10.0.0.7        10.0.0.1        UDP 3     3     none            none     100K

        The following example verifies that a PATH message has been terminated by a receiver proxy configured to reply.


        Note


        A receiver proxy that is configured to reject does not cause any state to be stored in the RSVP database; therefore, this show command does not display these PATH messages. Only one PATH message is shown.


        Router# show ip rsvp sender detail
        PATH:
          Destination 10.0.0.5, Protocol_Id 17, Don't Police , DstPort 1
          Sender address: 10.0.0.1, port: 1
          Path refreshes:
            arriving: from PHOP 10.1.2.1 on Et0/0 every 30000 msecs
          Traffic params - Rate: 100K bits/sec, Max. burst: 10K bytes
            Min Policed Unit: 0 bytes, Max Pkt Size 2147483647 bytes
          Path ID handle: 01000402.
          Incoming policy: Accepted. Policy source(s): Default
          Status: Proxy-terminated
          Output on Ethernet2/0. Policy status: NOT Forwarding. Handle: 02000401
            Policy source(s):
          Path FLR: Never repaired

        Verifying the Running Configuration

        The following example verifies the configuration for GigabitEthernet interface 2/0/0:

        Router# show running-config interface gigbitEthernet 2/0/0
        Building configuration...
        Current configuration : 132 bytes
        !
        interface gigabitEthernet2/0/0
         ip address 172.16.0.1 255.0.0.0
         no cdp enable
         ip rsvp bandwidth 2000
         ip rsvp listener outbound reply
        end

        The following example verifies the configuration for GigabitEthernet interface 3/0/0:

        Router# show running-config interface gigbitEthernet 3/0/0
        Building configuration...
        Current configuration : 133 bytes
        !
        interface gigabitEthernet3/0/0
         ip address 172.16.0.2 255.0.0.0
         no cdp enable
         ip rsvp bandwidth 2000
         ip rsvp listener outbound reject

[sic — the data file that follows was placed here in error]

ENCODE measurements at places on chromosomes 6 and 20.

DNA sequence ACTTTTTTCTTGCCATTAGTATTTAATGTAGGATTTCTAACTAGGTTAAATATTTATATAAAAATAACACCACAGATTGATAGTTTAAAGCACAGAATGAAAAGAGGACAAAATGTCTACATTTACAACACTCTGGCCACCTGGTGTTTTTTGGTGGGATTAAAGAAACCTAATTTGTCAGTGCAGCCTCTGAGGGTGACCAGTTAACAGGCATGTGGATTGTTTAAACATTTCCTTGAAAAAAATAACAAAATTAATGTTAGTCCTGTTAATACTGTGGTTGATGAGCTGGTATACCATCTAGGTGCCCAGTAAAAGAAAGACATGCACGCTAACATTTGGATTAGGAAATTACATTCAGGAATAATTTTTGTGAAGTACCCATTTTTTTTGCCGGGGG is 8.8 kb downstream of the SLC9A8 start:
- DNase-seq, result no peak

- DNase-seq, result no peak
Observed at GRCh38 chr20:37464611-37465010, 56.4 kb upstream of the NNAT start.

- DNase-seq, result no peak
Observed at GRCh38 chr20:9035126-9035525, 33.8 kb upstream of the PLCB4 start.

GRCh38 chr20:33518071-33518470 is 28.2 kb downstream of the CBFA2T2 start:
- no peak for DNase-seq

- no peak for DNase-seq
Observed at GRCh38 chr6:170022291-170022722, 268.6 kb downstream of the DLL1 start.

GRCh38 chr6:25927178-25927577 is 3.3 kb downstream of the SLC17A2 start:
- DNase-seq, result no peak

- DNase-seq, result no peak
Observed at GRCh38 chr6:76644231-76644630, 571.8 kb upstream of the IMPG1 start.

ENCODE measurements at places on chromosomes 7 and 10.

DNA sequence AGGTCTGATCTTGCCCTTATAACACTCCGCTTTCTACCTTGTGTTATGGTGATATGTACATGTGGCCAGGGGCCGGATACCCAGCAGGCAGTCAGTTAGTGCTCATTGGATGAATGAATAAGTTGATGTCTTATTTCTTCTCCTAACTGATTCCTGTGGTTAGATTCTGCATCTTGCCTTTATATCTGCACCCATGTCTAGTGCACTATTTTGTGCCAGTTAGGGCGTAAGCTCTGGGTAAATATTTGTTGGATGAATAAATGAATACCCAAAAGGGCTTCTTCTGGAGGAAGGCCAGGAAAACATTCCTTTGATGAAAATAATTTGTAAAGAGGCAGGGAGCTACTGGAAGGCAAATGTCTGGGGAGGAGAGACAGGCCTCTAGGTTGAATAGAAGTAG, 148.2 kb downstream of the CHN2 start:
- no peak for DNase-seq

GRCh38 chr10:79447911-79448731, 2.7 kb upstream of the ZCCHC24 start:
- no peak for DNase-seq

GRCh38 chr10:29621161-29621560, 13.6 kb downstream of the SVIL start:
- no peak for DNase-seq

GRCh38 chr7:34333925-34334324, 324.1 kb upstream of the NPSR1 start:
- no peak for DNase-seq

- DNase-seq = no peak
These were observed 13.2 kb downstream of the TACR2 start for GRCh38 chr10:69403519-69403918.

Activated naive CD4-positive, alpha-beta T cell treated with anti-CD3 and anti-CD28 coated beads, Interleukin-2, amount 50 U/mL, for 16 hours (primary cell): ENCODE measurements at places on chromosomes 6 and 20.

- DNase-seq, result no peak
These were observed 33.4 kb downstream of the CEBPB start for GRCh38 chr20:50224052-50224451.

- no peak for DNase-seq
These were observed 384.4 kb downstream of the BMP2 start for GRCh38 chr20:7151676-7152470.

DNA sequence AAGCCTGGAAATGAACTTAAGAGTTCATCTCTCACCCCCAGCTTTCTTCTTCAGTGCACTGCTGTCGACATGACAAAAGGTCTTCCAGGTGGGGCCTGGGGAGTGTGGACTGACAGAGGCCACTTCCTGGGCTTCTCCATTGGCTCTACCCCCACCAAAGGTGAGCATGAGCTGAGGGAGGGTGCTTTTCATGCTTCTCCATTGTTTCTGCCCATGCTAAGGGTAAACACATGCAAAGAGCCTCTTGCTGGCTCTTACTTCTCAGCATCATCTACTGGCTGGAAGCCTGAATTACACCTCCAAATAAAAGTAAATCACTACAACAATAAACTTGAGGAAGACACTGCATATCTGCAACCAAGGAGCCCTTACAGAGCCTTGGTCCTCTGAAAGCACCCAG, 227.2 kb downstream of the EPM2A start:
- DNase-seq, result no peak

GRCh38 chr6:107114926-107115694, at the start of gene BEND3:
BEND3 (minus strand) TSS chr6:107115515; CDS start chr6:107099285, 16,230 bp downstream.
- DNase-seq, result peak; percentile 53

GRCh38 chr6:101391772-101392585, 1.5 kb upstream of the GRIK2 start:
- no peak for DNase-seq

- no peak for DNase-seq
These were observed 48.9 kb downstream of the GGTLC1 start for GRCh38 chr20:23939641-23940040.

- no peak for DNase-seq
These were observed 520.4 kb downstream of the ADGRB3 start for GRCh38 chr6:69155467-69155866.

end

        Verifying the Listeners

        The following example verifies the listeners (proxies) that you configured on the middle router (Router 2) on behalf of the two tailend routers (Routers 3 and 4):

        Router# show ip rsvp listener
        To                 Protocol   DPort   Description                 Action    OutIf
        10.0.0.0           0          0       RSVP Proxy                  reply     Et2/0
        10.0.0.0           0          0       RSVP Proxy                  reject    Et3/0

        Verifying the Reservations

        The following example displays reservations established by the middle router (Router 2) on behalf of the tailend routers (Routers 3 and 4) as seen from the headend router (Router 1):

        Router# show ip rsvp reservation
        To            From          Pro DPort Sport Next Hop      I/F      Fi Serv BPS
        10.0.0.7      10.0.0.1      TCP 4     4     10.0.0.2      Gi1/0    FF RATE 100K
        10.0.0.7      10.0.0.1      UDP 3     3     10.0.0.2      Gi1/0    FF RATE 100K

        The following example verifies that a reservation is locally generated (proxied). Only one reservation is shown:

        Router# show ip rsvp reservation detail
        RSVP Reservation. Destination is 10.0.0.7, Source is 10.0.0.1, 
          Protocol is UDP, Destination port is 1, Source port is 1
          Next Hop: 10.2.3.3 on GigabitEthernet2/0/0
          Reservation Style is Fixed-Filter, QoS Service is Guaranteed-Rate
          Resv ID handle: 01000405.
          Created: 09:24:24 EST Fri Jun 2 2006
          Average Bitrate is 100K bits/sec, Maximum Burst is 10K bytes
          Min Policed Unit: 0 bytes, Max Pkt Size: 0 bytes
          Status: Proxied
          Policy: Forwarding. Policy source(s): Default

        Verifying CAC on an Outbound Interface

        The following example verifies that the proxied reservation performed CAC on the local outbound interface:

        Router# show ip rsvp installed